Dinner didn’t happen until 8:30 p.m., and bedtime was a little later than usual, but we were buoyed by the satisfying accomplishments we’d achieved.

Once again, we are feeling happy to be done with stacking bales for a while. This time, that joy should last for a much longer span of weeks.

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Written by johnwhays

July 25, 2018 at 6:00 am

Making Decisions

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With everything around here growing at warp speed, now would be a really bad time to lose the services of our Stihl power trimmer. Isn’t there a law of probability about this?

While Cyndie was making headway against the grass jungle taking over the gazebo on Monday, the trimmer became “wobbly.” She discovered the main drive shaft tube had suffered a metal-fatigue fracture.

That’s not good.

I dropped it off for repair in the evening, but their backlog of work is running at two weeks. It’s scary to imagine not being able to trim for that many days.

Cyndie thinks we should buy another one, and I am hard pressed to argue. There have been many times when we both could be trimming at the same time.

Pondering this. Something about it doesn’t feel right. I’m driven to balance the logic of a cost-benefit analysis, a crystal ball vision of what our future is here, and that unsettling gut feeling about the expense. Then I need to deal with the fact there is no right or wrong answer in the end.

You know me and decision-making. It’s not my favorite thing to manage.

One thing that I’m glad that we weren’t relying on me to decide, yesterday we got the details from our neighbor about his plan for the hay-field. It makes total sense to me now.

While he was cutting on Monday night, he was listening to the weather forecast. The outlook for rain all day Thursday was holding strong, so he smartly stopped cutting any more than he thought he could get dried and baled by the end of today.

We received encouraging news from him about our fields. He said the grass is real thick underneath, likely due to the mowing we did all last summer. In addition, he clarified that the tall grass going to seed was not Foxtail, as Cyndie feared (which is not good for our horses’ mouths), but the premium horse hay staple, Timothy.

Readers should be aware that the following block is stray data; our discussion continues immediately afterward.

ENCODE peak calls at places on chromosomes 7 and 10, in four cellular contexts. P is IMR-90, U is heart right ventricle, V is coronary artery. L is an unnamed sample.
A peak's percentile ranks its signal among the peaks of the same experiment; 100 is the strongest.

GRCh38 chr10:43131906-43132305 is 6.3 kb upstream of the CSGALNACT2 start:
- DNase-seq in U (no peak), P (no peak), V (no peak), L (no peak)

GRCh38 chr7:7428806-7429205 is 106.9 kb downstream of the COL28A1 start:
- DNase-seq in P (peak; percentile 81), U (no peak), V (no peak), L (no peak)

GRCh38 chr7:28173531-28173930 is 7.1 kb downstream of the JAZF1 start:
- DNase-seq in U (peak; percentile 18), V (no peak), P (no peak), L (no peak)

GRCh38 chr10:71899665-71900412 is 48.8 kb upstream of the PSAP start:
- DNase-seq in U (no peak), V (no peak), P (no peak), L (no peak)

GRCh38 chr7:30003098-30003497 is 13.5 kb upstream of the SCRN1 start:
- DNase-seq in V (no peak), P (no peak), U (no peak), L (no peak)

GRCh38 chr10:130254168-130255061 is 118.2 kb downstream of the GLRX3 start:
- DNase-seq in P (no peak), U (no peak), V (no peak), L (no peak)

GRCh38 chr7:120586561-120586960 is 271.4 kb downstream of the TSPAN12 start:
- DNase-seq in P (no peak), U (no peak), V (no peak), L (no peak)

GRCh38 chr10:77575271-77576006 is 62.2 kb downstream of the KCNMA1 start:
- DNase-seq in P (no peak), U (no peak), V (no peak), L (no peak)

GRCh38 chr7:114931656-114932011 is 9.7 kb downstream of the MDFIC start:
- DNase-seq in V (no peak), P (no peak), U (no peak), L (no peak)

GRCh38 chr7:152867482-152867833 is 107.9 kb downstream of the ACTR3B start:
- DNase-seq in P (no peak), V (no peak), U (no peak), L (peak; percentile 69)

We still have a long way to go in our transition from suburbanites to Ag-wise country folk.

(Brings to mind my stuttering pause into the phone when I was asked what kind of cows were trampling our property a couple of weeks ago. Um, big ones?)

Amidst the angst of dealing with equipment failures, it is refreshing to learn some good news about the outcome of our efforts to improve the quality of what is growing in our hay-field and pastures.

Despite all the challenges that continue to arise (and decisions thus required), Wintervale continues to evolve in an encouraging way for us.

Hurrah!

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Barely Started

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I don’t know why I would expect this year’s weather to be any better for getting our hay-field cut and baled in a timely manner compared to the previous five summers. It’s past the middle of July and we are still waiting on the neighbor who volunteered to tackle the job for us.

All the mowing I did last year to discourage weeds and give the grass a boost looks to be marginalized by the vast number of new weeds reaching maturity out there today.

I had hoped the field would get cut in June while I was on my bike trip, but Cyndie reported rain almost every day I was gone. Then there was the 4th of July holiday week, followed by more days of rain. The window of dry weather this week is very short, but Cyndie spoke with our neighbor and he confirmed our field is still in his plans.

I expect he needs to get his fields cut first. When I got home yesterday, I spotted him cutting a field on the corner.

Finally, last night we heard the tractor in our field. By the time I got out there to witness the scene, he had cut three passes inside the fence and was driving away down the road.

Did something fail on his equipment? Did he just run out of time? We’re hoping to talk with him later this morning to learn his status.

From the looks of the forecast, more rain is expected on Thursday. This doesn’t leave much time for drying, based on my understanding of the process. At least we have a spell of dry Canadian air over us currently. That goes a long way in determining how quickly the cut grass will dry.

Last week’s mid-70° dew point temperatures weren’t doing much toward helping anything to dry out.

Meanwhile, we have already purchased and stored enough hay for the year, so we don’t actually need this as much as we simply want the field cut, and are hoping someone could use the bales.

While walking the three freshly cut rows last night, Delilah was in her glory to investigate the scene. In no time at all, she had sniffed out the body of a decent sized rodent and consumed it faster than either Cyndie or I could react to dissuade her.

That’s really queasy-making, I tell ya.

Here’s hoping our neighbor’s barely getting started cutting last night will change over to completely finished by the end of today.

 

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Written by johnwhays

July 17, 2018 at 6:00 am